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Sebastian Scholl

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Sebastian Scholl

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There have been many times in my life that I’ve heard people make comments about how CEO’s or business owners have it made.  That the people who own or run large companies just sit back and drink G&T’s while simply bossing around the people under them who are actually doing all the hard work.  The people who I’ve heard express these views believe that those who really deserve to be so highly compensated for their work are the manual laborers – the ones exhausting themselves with picks and shovels in the hot sun earning pennies.  In their minds, the people whose offices reside in their laptop and don’t have calloused hands are ones who don’t know what a hard day’s work is and are just taking advantage of others.

I’m not going to waste time being political about this.  These people are wrong, and for a few reasons.  There’s no point for me to get into the issue of jealousy – saying that people think like this just because it makes them feel better about not having what they truly want.  Additionally, I’m not going to try to argue that one position is in fact more difficult than the other.  However, the two key points that I believe put this mentality back in the shadows where it belongs is the concept of replaceability, and that we can only give value to things we understand.

Starting with replaceability, I’m sorry to report that the majority of us aren’t as important and unique as we love to believe that we are.  I’ve had many hourly jobs where at one point or another I felt like I was crucial to the functioning of the business.  However, even if my position was important, I always reminded myself that at the end of the day there were probably 10,000,000 people in every country that could perform my position’s responsibilities as well as me, and another 1,000,000 in every country who would do it better given the opportunity.  Simply put, I knew I was replaceable, so why did I feel as though I deserved more?

When people hold up a fieldworker against a corporate executive and argue that the fieldworker should be considered as valuable as the corporate executive (if not more), they always forget that one is much more replaceable than the other – think of it as supply and demand.  In our world, there are EXPONENTIALLY less people with the mental horsepower to perform many of the high level positions in a business than there are people who can collect garbage, work an assembly line, or pick apples.  Thus, just like we all understand why we have to pay a lot more for truffles than lettuce, it makes perfect sense that people who occupy the positions that are higher in the food chain of business are being highly compensated.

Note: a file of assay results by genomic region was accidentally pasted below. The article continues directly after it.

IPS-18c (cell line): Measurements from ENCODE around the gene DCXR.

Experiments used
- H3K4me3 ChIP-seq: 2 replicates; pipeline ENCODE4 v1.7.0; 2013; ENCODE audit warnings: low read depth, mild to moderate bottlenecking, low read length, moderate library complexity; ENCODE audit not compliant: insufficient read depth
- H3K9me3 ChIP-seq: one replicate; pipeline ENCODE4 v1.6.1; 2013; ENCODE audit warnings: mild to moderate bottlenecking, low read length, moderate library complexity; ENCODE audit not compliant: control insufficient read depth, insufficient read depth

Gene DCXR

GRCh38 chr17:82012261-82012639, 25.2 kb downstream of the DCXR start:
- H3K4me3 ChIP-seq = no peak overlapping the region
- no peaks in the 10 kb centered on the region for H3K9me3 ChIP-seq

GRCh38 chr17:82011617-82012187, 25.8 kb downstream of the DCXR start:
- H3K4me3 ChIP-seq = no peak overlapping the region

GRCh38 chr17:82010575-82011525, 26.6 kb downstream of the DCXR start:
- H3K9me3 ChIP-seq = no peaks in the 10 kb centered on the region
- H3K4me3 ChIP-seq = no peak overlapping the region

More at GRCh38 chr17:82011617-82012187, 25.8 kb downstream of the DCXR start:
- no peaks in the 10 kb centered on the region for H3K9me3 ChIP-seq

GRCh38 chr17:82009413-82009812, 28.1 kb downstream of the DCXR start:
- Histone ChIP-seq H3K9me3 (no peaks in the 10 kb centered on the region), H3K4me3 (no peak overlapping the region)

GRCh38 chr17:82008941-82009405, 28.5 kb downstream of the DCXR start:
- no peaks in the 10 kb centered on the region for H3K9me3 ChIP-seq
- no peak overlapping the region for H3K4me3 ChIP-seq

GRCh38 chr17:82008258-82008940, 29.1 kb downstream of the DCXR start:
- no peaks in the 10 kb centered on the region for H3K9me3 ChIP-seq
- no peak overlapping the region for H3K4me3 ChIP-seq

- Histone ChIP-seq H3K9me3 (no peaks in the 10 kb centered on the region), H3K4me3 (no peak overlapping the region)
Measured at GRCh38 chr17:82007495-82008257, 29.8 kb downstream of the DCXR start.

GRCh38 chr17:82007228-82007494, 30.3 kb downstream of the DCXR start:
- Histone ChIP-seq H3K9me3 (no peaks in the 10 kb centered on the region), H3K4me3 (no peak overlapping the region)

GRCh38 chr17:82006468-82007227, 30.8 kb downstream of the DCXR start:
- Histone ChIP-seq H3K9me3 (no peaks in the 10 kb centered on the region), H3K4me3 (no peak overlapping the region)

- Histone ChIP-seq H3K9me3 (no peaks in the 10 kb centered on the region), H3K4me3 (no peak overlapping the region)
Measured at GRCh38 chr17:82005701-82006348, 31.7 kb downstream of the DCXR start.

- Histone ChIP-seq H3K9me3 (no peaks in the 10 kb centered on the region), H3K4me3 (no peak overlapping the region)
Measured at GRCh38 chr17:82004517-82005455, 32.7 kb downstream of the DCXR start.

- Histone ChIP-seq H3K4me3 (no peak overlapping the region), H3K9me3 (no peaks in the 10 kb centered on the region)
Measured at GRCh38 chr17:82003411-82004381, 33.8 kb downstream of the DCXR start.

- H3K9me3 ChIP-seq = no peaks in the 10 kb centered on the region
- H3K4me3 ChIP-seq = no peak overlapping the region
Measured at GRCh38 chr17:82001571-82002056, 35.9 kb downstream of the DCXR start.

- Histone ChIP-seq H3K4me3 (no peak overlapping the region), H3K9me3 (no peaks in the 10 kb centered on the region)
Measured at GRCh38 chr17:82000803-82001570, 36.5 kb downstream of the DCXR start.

Next, we only give value to the things we understand.  The people who believe that the only “hard work” a person can do is found in a hot kitchen or on a field will most likely only ever work in one of those positions.  The reason being that they only know how to judge work and energy by the hour.  When they hear that someone made $10,000,000 after closing a deal, they only view the work put in as a few handshakes and signatures – neglecting the fact that the person was probably working on the deal for years without ever knowing if they were going to make a dime (along with the potential of probably losing money!).

To me, this is the biggest reason people tend to act like there’s nothing to what owners and executives do.  It’s because they truly don’t have a single clue what goes into running and maintaining a company. They try to value their bosses work by the same hourly scale on which they value themselves, which is both illogical and inaccurate.  Thus, they keep on doing the often mundane tasks of their job that allow them to earn a less than meager living, giving them the time to blame others for not recognizing their own potential.

If you disagree with that we only give value to the things we understand…how do you explain then that a business professional making $5,000,000 a year is considered by most to be earning way more than he could ever need, while at the same time people will admire and idolize an NBA player making $50,000,000 a year?  It’s because any idiot can understand what it takes to put a ball through a hoop, as well as recognize when one tall guy is better at it than another.

-Sepp

This entry was posted in Opinion.
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